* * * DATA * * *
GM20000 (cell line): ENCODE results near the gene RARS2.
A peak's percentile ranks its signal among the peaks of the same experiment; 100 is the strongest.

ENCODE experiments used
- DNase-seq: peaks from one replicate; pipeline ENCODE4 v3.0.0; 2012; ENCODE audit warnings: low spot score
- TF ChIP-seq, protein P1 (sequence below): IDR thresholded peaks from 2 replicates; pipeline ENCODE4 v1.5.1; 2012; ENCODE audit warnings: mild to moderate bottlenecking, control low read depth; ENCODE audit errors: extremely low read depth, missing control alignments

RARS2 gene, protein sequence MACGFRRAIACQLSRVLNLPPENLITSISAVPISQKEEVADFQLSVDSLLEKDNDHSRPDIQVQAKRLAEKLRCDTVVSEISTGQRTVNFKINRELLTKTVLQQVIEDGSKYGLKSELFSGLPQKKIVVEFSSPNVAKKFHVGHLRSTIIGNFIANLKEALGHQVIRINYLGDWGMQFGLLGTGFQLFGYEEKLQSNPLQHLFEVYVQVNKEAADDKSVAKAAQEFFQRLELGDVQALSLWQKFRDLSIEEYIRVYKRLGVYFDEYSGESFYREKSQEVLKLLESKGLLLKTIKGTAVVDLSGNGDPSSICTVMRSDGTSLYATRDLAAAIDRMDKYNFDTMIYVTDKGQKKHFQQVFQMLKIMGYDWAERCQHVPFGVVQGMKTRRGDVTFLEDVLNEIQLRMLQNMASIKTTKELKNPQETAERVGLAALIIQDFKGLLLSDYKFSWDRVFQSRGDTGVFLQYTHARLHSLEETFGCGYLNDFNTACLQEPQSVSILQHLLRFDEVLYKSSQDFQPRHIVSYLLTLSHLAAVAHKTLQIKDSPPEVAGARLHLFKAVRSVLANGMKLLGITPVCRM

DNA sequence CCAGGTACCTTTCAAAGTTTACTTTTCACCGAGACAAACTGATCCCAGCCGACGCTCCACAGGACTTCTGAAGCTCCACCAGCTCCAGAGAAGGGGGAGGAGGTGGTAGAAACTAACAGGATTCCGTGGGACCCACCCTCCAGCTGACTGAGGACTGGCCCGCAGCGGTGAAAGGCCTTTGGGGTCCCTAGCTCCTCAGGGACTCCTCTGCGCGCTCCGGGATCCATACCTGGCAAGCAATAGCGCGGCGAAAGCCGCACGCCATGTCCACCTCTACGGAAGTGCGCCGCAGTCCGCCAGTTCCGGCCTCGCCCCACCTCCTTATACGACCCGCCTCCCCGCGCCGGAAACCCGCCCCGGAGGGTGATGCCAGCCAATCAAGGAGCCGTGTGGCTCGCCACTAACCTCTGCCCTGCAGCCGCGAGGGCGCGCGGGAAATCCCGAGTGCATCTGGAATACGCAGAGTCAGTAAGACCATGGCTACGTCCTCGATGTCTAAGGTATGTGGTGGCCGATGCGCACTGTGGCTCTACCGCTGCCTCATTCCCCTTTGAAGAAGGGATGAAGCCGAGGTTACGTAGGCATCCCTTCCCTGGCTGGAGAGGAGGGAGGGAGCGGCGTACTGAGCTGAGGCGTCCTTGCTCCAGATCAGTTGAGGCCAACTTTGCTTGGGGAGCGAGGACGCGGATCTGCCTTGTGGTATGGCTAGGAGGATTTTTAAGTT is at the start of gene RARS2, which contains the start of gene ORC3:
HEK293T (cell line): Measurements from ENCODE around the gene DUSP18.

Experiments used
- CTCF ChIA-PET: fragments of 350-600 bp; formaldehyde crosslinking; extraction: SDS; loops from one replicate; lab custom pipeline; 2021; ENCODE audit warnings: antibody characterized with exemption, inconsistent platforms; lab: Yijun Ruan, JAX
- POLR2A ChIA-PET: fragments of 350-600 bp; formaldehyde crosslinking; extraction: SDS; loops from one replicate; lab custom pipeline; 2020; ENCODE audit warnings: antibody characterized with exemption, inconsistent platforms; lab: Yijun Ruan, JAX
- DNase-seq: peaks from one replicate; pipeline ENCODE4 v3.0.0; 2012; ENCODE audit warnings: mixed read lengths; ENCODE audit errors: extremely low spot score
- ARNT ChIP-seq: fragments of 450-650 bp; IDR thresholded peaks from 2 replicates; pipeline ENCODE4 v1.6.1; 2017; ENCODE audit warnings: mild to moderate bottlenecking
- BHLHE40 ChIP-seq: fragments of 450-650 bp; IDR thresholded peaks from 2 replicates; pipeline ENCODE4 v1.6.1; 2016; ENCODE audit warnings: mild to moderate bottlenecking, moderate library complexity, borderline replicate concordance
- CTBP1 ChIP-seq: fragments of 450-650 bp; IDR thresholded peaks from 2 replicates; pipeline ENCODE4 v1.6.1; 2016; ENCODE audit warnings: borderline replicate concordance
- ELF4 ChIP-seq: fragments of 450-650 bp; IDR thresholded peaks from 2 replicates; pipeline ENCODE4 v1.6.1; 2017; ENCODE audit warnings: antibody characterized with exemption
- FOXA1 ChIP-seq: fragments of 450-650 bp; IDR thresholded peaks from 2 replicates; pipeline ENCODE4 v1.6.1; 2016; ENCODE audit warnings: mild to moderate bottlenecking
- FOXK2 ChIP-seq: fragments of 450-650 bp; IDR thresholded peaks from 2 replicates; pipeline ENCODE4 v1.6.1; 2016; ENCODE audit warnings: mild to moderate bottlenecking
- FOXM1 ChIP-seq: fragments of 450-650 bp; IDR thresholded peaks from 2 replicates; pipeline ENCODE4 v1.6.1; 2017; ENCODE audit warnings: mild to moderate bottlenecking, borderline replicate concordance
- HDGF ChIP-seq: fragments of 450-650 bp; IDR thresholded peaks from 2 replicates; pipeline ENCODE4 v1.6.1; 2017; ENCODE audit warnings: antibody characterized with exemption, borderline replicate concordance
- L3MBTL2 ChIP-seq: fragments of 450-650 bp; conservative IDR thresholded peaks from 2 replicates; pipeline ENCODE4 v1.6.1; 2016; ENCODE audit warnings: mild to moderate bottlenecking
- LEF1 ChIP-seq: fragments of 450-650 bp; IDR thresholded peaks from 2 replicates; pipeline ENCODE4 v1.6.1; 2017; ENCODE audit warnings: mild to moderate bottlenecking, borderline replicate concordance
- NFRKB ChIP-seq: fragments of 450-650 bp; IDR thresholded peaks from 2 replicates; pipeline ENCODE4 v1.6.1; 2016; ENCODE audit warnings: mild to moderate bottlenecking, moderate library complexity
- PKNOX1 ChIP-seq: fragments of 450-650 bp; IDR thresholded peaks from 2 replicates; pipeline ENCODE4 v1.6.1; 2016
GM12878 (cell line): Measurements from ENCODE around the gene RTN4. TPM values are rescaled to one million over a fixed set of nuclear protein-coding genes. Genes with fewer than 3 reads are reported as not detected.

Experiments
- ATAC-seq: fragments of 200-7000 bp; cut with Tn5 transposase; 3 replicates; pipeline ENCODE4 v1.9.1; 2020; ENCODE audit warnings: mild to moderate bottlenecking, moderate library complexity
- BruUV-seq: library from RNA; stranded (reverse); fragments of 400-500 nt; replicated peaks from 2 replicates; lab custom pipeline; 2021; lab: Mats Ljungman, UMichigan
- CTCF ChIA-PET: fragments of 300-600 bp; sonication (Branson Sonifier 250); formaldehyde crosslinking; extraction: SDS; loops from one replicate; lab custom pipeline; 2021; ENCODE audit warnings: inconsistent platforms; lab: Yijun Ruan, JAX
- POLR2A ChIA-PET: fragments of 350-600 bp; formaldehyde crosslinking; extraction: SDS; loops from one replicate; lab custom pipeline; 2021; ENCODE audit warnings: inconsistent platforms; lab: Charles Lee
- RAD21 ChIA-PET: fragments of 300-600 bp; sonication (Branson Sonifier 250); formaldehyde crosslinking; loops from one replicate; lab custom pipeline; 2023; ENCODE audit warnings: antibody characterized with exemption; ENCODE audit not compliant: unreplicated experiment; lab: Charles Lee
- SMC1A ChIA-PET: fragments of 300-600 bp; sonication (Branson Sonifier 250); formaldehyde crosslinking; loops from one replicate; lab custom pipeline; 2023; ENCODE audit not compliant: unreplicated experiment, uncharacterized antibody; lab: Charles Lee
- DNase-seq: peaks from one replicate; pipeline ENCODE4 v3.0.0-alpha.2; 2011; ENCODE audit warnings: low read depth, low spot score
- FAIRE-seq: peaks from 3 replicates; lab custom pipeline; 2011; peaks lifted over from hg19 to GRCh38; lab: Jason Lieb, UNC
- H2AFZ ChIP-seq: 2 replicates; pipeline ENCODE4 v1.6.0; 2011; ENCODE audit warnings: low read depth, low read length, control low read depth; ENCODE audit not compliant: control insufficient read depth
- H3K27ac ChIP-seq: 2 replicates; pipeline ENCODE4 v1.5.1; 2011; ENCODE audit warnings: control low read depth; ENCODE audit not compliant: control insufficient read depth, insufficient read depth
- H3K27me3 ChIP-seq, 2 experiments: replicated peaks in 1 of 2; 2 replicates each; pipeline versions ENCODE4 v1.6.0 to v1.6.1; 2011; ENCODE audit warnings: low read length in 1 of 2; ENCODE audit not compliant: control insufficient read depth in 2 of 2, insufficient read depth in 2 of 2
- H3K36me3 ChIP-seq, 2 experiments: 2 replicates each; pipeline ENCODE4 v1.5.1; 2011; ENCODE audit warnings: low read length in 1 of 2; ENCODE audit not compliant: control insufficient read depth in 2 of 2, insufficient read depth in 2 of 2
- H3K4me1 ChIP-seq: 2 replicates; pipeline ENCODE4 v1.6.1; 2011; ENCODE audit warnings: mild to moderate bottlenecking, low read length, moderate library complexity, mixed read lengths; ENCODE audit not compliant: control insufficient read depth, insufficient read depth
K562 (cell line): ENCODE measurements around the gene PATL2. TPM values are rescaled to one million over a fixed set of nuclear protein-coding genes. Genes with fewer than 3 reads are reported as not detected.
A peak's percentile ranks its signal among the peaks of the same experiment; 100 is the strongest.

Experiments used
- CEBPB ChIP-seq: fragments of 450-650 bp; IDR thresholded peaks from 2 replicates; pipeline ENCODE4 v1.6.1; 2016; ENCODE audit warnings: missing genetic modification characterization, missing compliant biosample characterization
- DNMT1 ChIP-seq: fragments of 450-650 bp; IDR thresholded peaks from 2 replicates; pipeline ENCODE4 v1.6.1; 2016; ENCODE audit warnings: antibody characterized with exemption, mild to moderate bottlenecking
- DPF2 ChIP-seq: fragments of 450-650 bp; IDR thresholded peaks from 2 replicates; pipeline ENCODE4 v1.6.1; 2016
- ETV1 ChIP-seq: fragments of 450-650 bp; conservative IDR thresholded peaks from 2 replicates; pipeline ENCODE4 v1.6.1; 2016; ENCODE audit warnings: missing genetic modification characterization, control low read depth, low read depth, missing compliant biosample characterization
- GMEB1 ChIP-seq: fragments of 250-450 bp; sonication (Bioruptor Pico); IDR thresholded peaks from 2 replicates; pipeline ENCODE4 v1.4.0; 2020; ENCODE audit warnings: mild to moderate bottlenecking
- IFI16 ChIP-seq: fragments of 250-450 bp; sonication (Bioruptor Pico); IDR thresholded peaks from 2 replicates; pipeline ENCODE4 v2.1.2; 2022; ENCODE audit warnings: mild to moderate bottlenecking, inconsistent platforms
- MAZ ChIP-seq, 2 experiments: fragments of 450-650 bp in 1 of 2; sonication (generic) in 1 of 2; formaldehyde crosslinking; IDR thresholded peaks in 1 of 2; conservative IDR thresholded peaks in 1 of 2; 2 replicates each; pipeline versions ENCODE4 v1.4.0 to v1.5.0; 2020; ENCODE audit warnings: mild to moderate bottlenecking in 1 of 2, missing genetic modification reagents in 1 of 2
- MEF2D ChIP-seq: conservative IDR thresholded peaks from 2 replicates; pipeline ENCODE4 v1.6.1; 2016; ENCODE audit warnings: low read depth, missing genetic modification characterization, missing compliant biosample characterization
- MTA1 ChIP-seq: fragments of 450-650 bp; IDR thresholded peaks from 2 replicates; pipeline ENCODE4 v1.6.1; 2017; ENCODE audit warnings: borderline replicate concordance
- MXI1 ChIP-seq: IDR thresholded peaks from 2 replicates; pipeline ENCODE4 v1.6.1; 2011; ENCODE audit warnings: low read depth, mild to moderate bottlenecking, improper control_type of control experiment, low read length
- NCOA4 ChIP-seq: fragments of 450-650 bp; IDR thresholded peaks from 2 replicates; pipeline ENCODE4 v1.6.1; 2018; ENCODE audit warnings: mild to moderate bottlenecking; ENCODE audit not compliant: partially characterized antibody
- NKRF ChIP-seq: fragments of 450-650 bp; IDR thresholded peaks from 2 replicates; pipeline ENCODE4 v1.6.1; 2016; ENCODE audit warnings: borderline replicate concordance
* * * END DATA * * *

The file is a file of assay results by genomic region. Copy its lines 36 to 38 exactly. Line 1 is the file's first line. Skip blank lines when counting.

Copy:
- H3K27ac ChIP-seq: 2 replicates; pipeline ENCODE4 v1.5.1; 2011; ENCODE audit warnings: control low read depth; ENCODE audit not compliant: control insufficient read depth, insufficient read depth
- H3K27me3 ChIP-seq, 2 experiments: replicated peaks in 1 of 2; 2 replicates each; pipeline versions ENCODE4 v1.6.0 to v1.6.1; 2011; ENCODE audit warnings: low read length in 1 of 2; ENCODE audit not compliant: control insufficient read depth in 2 of 2, insufficient read depth in 2 of 2
- H3K36me3 ChIP-seq, 2 experiments: 2 replicates each; pipeline ENCODE4 v1.5.1; 2011; ENCODE audit warnings: low read length in 1 of 2; ENCODE audit not compliant: control insufficient read depth in 2 of 2, insufficient read depth in 2 of 2